It should not be necessary to say this, but apparently it is:
- The government's reluctance to ban an activity does not constitute an endorsement
- The government's refusal to subsidize an activity does not constitute a ban
Dispatches from District 48
Archive for the ‘Capitalism & Libertarian Philospohy’ Category.
It should not be necessary to say this, but apparently it is:
I cannot find a single opposition statement to the Hobby Lobby decision that does not contain some variant of this:
Today, the Supreme Court ruled against women’s basic access to contraceptive healthcare. This decision opens up the door for for-profit companies to impose their personal beliefs on their employees and deny them basic contraceptive care.
Basic healthcare decisions shouldn't be subject to the whims of bosses and employers. ...
I will continue to fight for the right of every woman to make her own private medical decisions. #notmybossbusiness
It seems that a huge number of Americans, even nominally intelligent ones, cannot parse the difference between banning an activity and some third party simply refusing to pay for you to engage in that activity. This really does not seem to be a complicated distinction, but yesterday I watched something like 40% of America fail to make it. How is it possible to make any progress on liberty and individual rights if peoples' thinking is so sloppy?
By the way, the passage above is from the Facebook page of Hanna-Beth Jackson, a California state senator. The reason I find her faux libertarianism initeresting is that Ms. Jackson is co-sponsor of the bill requiring explicit verbal or written consent for each sex act (and each step of the sex act) in California colleges. A woman's body may not be her boss's business but it appears it is the California government's business, at least according to Ms. Jackson. This is typical of the abortion and birth control issues, where supporters use libertarian-ish arguments narrowly to defend abortion and contraception rights, but then go all-in for authoritarianism everywhere else. Jackson's bedroom regulation bill is co-sponsored by Kevin De Leon, who said yesterday "No boss should have the power to interfere with a worker’s personal health decisions." Because that's his job, I guess.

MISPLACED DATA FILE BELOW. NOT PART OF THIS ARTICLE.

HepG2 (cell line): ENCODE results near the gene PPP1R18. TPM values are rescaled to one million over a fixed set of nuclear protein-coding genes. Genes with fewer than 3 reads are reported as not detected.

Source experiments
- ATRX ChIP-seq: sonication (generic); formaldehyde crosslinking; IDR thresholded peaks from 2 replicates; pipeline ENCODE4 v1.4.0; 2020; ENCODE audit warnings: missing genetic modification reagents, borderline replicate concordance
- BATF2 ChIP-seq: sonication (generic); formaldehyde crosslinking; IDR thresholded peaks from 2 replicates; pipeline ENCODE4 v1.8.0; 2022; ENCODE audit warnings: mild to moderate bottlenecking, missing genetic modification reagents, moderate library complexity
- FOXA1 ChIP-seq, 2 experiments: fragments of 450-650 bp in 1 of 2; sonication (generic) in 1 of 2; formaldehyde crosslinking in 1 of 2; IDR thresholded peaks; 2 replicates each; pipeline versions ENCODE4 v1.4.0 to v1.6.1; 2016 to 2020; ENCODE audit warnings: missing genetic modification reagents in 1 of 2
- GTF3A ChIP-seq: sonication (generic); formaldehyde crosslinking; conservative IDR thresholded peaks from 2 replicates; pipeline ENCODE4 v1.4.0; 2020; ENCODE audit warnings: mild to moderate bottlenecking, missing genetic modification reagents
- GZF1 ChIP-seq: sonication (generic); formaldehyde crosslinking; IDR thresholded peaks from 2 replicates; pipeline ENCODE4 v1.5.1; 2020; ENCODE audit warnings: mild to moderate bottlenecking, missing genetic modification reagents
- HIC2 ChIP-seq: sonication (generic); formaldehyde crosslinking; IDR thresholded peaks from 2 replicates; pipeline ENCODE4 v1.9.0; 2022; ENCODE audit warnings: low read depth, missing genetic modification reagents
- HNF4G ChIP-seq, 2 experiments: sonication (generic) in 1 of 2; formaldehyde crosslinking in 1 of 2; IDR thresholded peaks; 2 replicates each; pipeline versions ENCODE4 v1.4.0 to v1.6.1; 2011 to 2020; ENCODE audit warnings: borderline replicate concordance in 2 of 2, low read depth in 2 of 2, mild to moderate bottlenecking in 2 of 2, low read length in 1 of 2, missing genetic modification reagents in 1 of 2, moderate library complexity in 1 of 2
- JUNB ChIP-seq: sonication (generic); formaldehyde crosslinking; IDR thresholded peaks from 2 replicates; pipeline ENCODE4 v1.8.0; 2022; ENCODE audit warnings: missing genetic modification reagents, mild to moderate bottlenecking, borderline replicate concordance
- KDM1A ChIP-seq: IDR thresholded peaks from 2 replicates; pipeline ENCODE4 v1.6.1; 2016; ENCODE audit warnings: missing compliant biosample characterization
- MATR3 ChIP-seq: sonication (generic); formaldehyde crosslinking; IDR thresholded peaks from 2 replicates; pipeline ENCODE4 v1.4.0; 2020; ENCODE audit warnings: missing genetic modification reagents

Here is something I find deeply ironic: On the exact same day that Conservatives were flocking to the desert to protest Cliven Bundy's eviction from BLM land, San Francisco progressives were gathering in the streets to protest tenant evictions by a Google executive. To my eye, both protests were exactly the same, but my guess is that neither group would agree with the other's protest. I think both protests are misguided.
In the case of Cliven Bundy, I agree with John Hinderaker, right up to his big "But...."
First, it must be admitted that legally, Bundy doesn’t have a leg to stand on. The Bureau of Land Management has been charging him grazing fees since the early 1990s, which he has refused to pay. Further, BLM has issued orders limiting the area on which Bundy’s cows can graze and the number that can graze, and Bundy has ignored those directives. As a result, BLM has sued Bundy twice in federal court, and won both cases. In the second, more recent action, Bundy’s defense is that the federal government doesn’t own the land in question and therefore has no authority to regulate grazing. That simply isn’t right; the land, like most of Nevada, is federally owned. Bundy is representing himself, of necessity: no lawyer could make that argument.
It is the rest of the post after this paragraph with which I disagree. He goes on to explain why he is sympathetic to Bundy, which if I may summarize is basically because a) the Feds own too much land and b) they manage this land in a haphazard and politically corrupt manner and c) the Feds let him use this land 100 years ago but now have changed their mind about how they want to use the land.